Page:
A Key Step in Learning to Preach


If you have ever taken a preaching course you have likely experienced one of the most challenging steps toward learning to preach: the dreaded in class sermon delivery.

Let me describe this portion of a sermon class. It is the part of the class where the students have to begin to put into practice what they have been learning. In other words, they must get up and preach a sermon. For some, this is an easy and exciting opportunity. For others, it is a moment of fear and terror. Despite this fear, preaching in a context that is not the pulpit is a key step in learning to preach.

1) The classroom is a safe place to try

When you preach, you are exposing yourself. Regardless of how objective you try to be in your sermons, you are standing in front of people and talking to them. It is difficult to separate the preacher from the sermon and so the nature of preaching is that it is an experience in vulnerability. In the classroom you have a safe place to experiment, to give it your best shot, and even to fail. There is a great value in having a safe place to explore your preaching that isn't directly tied to your responsibilities as a preacher. 

2) Your peers are in the same boat

I tend to get into my head worrying about what people think of me. I think this is common which means that many of us are too busy worrying about what people think of us to actually spend time quietly criticising others in our head. When preaching in the context of learning everyone is on the same playing field. Yes, some people may have more natural skills or abilities but we are all practising and discovering what preaching is like. Truthfully, everyone is probably dealing with some anxiety, some fear, and some joy. In sharing your preaching with peers, you have a support system who understand and share your desires.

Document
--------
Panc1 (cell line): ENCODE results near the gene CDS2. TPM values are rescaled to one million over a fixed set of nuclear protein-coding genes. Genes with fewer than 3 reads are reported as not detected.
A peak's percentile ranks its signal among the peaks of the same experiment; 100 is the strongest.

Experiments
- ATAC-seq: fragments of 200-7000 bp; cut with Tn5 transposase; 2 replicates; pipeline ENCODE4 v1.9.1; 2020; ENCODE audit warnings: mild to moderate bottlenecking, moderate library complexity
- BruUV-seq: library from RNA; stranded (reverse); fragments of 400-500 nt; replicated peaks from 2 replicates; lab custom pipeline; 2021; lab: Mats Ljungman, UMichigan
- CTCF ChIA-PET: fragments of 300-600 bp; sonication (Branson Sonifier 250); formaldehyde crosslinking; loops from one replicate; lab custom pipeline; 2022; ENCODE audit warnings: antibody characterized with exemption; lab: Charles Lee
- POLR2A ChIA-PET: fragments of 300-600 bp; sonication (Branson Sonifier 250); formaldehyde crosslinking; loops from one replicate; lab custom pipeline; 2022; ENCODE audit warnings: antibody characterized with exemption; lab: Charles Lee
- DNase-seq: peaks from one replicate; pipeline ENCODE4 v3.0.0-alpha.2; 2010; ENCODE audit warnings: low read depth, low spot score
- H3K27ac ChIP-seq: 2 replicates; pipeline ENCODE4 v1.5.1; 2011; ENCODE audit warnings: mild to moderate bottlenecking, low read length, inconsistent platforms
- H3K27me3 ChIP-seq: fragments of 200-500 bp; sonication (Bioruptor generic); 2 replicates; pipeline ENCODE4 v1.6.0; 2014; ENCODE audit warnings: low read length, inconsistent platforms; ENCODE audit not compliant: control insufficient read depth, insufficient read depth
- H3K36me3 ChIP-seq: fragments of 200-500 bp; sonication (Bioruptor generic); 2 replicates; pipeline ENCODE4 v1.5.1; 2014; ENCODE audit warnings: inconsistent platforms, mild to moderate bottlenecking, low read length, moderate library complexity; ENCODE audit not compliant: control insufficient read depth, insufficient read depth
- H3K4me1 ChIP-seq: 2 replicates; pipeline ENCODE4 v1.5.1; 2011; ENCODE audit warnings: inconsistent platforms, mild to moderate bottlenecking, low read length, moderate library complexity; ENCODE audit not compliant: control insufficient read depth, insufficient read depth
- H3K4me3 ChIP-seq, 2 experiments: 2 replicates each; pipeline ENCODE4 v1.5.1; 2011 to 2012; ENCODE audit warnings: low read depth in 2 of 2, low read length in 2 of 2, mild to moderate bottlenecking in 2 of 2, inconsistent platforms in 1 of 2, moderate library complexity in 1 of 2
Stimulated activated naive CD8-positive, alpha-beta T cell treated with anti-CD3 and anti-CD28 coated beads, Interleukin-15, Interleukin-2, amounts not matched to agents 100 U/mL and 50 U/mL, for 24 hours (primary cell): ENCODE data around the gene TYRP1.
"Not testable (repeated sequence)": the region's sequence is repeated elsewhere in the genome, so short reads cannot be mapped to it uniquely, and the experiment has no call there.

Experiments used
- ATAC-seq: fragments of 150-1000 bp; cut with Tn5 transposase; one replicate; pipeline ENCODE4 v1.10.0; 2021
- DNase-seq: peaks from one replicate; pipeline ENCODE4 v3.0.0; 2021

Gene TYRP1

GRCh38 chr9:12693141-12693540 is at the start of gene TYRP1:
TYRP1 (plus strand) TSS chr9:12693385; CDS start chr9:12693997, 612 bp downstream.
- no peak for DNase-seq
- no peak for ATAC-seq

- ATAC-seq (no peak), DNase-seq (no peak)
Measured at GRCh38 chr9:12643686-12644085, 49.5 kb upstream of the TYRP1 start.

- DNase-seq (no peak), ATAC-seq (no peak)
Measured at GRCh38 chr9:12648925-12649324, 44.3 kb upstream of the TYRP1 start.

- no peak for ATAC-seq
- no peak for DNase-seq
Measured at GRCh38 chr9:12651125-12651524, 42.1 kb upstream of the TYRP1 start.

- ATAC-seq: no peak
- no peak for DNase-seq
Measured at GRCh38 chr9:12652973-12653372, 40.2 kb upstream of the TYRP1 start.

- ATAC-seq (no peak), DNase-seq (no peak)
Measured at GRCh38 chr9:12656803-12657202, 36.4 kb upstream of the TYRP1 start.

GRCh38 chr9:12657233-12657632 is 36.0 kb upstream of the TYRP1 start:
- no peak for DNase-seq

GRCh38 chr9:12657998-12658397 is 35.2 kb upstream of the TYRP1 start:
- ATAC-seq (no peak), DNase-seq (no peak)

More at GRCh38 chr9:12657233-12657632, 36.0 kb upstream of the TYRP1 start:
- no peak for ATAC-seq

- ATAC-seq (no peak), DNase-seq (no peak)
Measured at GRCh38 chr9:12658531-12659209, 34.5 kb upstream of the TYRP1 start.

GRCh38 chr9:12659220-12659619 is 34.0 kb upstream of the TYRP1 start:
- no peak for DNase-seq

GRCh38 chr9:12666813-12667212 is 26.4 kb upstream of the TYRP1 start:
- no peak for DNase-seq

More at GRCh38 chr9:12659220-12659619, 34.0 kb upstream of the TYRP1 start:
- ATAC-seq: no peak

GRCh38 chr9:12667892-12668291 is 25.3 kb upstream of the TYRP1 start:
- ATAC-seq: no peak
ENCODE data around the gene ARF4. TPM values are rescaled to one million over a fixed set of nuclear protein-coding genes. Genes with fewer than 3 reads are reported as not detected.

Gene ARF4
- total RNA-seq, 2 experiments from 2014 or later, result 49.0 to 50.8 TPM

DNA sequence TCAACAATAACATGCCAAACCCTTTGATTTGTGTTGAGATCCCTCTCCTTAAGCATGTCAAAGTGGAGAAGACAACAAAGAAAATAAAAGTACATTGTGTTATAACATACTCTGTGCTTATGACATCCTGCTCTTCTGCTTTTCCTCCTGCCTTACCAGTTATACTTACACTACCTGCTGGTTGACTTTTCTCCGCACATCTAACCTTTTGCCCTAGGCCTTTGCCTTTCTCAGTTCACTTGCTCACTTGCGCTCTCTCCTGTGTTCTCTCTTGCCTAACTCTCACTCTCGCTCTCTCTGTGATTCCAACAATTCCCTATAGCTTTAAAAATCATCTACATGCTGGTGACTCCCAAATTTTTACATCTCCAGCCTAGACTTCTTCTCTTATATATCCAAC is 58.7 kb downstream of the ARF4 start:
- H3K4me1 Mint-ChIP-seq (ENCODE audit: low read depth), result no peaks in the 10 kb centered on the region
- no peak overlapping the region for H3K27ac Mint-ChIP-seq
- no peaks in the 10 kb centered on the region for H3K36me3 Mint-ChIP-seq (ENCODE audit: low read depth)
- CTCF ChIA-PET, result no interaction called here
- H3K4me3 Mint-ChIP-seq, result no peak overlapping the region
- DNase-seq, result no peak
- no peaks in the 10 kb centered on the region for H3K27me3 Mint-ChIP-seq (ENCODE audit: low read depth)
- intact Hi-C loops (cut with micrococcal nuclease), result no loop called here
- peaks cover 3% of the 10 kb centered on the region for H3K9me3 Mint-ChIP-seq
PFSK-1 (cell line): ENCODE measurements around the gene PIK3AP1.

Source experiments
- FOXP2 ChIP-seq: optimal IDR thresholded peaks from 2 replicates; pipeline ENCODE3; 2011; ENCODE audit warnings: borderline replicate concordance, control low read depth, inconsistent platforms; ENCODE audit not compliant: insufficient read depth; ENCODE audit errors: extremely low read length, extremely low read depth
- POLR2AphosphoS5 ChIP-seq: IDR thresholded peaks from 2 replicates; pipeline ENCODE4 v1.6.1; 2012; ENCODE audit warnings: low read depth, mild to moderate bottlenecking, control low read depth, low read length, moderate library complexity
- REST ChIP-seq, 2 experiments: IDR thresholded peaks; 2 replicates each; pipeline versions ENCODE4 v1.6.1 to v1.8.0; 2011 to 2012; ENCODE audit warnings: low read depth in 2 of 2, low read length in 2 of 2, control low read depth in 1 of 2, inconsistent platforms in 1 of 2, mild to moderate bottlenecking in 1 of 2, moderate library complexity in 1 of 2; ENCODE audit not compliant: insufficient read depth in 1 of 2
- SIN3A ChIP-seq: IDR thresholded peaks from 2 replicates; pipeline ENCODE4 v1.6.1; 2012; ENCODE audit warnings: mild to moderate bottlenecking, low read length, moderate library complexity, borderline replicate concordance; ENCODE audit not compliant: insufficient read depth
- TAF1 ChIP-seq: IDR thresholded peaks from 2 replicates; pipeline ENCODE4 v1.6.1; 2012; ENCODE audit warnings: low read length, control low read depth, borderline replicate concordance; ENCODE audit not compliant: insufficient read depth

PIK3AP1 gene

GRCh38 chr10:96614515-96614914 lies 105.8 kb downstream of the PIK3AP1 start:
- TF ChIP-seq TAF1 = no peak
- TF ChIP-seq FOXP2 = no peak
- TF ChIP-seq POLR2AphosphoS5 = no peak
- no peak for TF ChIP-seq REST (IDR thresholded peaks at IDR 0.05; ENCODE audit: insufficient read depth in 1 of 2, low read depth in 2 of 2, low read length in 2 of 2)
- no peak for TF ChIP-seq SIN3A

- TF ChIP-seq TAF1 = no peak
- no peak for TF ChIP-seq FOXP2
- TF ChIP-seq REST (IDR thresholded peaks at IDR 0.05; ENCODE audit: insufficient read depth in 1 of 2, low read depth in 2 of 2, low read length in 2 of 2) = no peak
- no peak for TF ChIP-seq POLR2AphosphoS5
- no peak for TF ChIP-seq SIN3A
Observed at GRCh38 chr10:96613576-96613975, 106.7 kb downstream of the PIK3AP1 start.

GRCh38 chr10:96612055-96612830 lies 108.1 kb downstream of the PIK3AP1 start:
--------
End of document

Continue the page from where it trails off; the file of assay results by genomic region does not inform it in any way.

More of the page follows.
3) You will get unbiased feedback

 As painful as it is to acknowledge, the structure of church life in North America puts a huge amount of value on the quality of preaching. Regardless of whether this is a good thing or not (I think not), in this context preaching is constantly judged. These judgements are not always helpful. They may lack clarity, they may represent the expected response, and, unfortunately, they may be motivated by situations external to your sermon. In this environment, it is hard to identify meaningful feedback from all the rest. Preaching outside of the pulpit, in a classroom or other setting, gives you the opportunity to get feedback that is based on your preaching and not on other matters. 

It is wise for a preacher to practice their preaching outside the context of a preaching event. It is a key step in improving your abilities as a preacher.